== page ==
MegaCLI: useful commands

Recently I installed a server with a Supermicro SMC2108 RAID adapter, which is actually a LSI MegaRAID SAS 9260. LSI created a command line utility called MegaCLI for Linux to manage this adapter. You can download it from their support pages. The downloaded archive contains an RPM file. I installed mc and rpm on Debian with apt-get, and then extracted the MegaCli64 binary (for x86_64) to /usr/local/sbin, and the from the Lib_utils RPM to /opt/lsi/3rdpartylibs/x86_64/ (that’s the location where MegaCli64 looks for this library).

Here are some useful commands:

View information about the RAID adapter

For checking the firmware version, battery back-up unit presence, installed cache memory and the capabilities of the adapter:

# MegaCli64 -AdpAllInfo -aAll

View information about the battery backup-up unit state

# MegaCli64 -AdpBbuCmd -aAll

View information about virtual disks

Useful for checking RAID level, stripe size, cache policy and RAID state:

# MegaCli64 -LDInfo -Lall -aALL

View information about physical drives

# MegaCli64 -PDList -aALL

Patrol read

Patrol read is a feature which tries to discover disk error before it is too late and data is lost. By default it is done automatically (with a delay of 168 hours between different patrol reads) and will take up to 30% of IO resources.

To see information about the patrol read state and the delay between patrol read runs:
# MegaCli64 -AdpPR -Info -aALL

To find out the current patrol read rate, execute
# MegaCli64 -AdpGetProp PatrolReadRate -aALL

To reduce patrol read resource usage to 2% in order to minimize the performance impact:
# MegaCli64 -AdpSetProp PatrolReadRate 2 -aALL

To disable automatic patrol read:
# MegaCli64 -AdpPR -Dsbl -aALL

To start a manual patrol read scan:
# MegaCli64 -AdpPR -Start -aALL

To stop a patrol read scan:
# MegaCli64 -AdpPR -Stop -aALL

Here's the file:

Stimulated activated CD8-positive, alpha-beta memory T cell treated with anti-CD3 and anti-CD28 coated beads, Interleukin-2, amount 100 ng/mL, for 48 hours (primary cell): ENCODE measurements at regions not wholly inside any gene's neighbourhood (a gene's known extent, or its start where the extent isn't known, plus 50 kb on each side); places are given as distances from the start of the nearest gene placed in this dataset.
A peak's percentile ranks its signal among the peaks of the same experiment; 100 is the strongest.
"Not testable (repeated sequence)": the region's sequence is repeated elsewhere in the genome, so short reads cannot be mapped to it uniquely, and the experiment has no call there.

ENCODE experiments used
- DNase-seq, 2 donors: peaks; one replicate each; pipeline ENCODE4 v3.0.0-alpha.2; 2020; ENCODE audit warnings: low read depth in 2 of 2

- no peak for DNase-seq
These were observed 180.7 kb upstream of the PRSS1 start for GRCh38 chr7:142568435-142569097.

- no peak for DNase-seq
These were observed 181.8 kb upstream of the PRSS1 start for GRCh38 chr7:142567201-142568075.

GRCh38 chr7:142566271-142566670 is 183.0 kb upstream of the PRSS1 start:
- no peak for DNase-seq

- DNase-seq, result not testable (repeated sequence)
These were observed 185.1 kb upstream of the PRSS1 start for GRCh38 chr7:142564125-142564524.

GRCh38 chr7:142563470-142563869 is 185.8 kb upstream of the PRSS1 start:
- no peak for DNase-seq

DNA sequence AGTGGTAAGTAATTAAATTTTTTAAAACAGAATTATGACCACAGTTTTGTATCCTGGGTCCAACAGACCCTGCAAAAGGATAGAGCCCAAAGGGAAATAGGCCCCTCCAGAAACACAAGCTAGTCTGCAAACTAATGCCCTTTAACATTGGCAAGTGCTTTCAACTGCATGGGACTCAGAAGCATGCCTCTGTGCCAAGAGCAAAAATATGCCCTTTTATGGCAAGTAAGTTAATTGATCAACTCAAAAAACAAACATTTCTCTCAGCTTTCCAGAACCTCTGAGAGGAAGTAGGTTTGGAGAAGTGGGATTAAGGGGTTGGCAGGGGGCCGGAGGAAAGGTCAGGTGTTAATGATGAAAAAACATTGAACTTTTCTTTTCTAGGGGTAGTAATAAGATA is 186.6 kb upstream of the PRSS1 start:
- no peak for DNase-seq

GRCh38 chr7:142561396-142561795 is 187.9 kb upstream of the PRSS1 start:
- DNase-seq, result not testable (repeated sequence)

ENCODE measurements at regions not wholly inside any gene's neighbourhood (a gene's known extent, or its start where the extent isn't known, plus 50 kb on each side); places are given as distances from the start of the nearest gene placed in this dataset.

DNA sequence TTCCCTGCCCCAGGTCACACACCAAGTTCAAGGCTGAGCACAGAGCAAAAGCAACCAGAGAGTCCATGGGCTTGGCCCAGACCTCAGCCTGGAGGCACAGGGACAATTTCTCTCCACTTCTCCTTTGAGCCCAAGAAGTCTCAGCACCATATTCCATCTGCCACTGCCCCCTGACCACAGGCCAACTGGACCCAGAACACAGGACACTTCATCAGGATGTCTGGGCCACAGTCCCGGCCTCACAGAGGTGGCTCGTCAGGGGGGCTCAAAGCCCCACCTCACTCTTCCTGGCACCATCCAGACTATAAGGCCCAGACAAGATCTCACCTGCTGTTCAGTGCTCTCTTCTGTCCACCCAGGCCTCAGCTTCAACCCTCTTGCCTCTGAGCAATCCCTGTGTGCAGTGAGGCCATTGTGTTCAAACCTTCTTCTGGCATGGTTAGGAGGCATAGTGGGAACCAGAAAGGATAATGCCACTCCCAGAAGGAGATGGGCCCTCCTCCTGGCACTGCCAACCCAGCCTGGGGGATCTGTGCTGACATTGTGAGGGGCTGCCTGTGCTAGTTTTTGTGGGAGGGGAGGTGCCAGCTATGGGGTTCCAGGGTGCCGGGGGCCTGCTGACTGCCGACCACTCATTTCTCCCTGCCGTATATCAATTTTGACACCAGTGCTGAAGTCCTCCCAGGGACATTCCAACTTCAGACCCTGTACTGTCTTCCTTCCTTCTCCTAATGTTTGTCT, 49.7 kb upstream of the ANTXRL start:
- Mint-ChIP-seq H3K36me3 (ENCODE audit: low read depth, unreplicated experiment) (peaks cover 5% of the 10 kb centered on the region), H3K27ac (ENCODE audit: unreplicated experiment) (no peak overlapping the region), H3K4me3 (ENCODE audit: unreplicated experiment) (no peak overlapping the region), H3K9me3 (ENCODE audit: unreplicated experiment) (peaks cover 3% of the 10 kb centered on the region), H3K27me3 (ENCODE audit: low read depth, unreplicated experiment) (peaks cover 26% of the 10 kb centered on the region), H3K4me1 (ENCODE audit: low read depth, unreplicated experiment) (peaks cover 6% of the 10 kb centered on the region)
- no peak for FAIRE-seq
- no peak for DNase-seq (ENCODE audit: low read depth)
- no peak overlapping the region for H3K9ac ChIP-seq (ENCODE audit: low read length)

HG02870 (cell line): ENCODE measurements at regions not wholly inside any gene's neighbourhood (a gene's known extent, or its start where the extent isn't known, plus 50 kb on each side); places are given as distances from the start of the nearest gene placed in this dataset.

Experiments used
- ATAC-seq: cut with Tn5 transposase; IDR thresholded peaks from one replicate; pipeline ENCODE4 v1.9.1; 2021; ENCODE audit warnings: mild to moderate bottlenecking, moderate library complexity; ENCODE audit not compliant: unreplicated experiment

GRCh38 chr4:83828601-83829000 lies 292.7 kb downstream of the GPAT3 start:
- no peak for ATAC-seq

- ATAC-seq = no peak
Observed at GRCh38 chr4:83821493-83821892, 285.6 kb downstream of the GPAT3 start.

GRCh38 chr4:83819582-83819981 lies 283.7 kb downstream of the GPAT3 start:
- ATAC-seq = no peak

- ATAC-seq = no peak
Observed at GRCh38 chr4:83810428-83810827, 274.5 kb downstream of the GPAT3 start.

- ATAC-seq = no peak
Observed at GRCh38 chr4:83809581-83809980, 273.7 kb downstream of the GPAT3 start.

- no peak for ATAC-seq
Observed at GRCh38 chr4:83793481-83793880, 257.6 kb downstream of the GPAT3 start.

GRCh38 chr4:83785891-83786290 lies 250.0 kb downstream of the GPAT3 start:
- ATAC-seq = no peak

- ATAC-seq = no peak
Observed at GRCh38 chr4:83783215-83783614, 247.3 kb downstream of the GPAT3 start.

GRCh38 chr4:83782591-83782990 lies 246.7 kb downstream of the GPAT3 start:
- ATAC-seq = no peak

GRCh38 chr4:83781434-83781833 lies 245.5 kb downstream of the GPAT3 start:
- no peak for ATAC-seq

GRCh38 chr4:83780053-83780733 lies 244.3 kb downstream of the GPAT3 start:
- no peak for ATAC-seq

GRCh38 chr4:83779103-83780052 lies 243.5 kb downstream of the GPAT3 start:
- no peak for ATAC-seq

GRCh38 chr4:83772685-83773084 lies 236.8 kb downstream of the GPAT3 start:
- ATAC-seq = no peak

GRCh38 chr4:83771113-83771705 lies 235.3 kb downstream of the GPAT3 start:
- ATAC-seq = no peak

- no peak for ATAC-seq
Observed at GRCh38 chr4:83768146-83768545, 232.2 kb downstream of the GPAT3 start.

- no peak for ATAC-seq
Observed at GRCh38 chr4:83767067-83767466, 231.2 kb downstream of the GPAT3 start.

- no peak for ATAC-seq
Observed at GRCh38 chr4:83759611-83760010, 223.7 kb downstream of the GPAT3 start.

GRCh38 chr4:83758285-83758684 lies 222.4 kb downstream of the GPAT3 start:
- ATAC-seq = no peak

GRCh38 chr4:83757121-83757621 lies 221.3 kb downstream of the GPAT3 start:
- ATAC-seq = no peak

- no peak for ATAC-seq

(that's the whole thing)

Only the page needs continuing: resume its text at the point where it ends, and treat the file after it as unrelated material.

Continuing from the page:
You could use the above commands to run patrol read in off-peak times.

Migrate from one RAID level to another

In this example, I migrate the virtual disk 0 from RAID level 6 to RAID 5, so that the disk space of one additional disk becomes available. The second command is used to make Linux detect the new size of the RAID disk.

# /usr/local/sbin/MegaCli64 -LDRecon -Start -r5 -L0 -a0
# echo 1 > /sys/block/sda/device/rescan

Extending an existing RAID array with a new disk

./MegaCli64 -LDRecon -Start -r5 -Add -PhysDrv[32:3] -L0 -a0

Create a new RAID 5 virtual disk from a set of new hard drives

First we need to now the enclosure and slot number of the hard drives we want to use for the new RAID disk. You can find them out by the first command. Then I add a virtual disk using RAID level 5, followed by the list of drives I want to use, specified by enclosure:slot syntax.

# MegaCli64 -PDList -aALL | egrep 'Adapter|Enclosure|Slot|Inquiry'
# MegaCli64 -CfgLdAdd -r5'[252:5,252:6,252:7]' -a0

Extending an existing RAID array with a new disk

First check the enclosure device ID and the slot number of the newly added disk with the command above. Then we reconstruct the logical drive, adding the new drive. For a RAID 5 array this command is used:

# MegaCli64 -LDRecon -Start -r5 -Add -PhysDrv[32:3] -L0 -a0

View reconstruction progress

When reconstructing a RAID array, you can check its progress with this command.
# MegaCli64 -LDRecon ShowProg L0 -a0

(replace L0 by L1 for the second virtual disk, and so on)

Configure write-cache to be disabled when battery is broken

# MegaCli64 -LDSetProp NoCachedBadBBU -LALL -aALL

Change physical disk cache policy

If your system is not connected to a UPS, you should disable the physical disk cache in order to prevent data loss.

# MegaCli -LDGetProp -DskCache -LAll -aALL

To enable it (only do this if you have a UPS and redundant power supplies):

# MegaCli -LDGetProp -DskCache -LAll -aALL

More information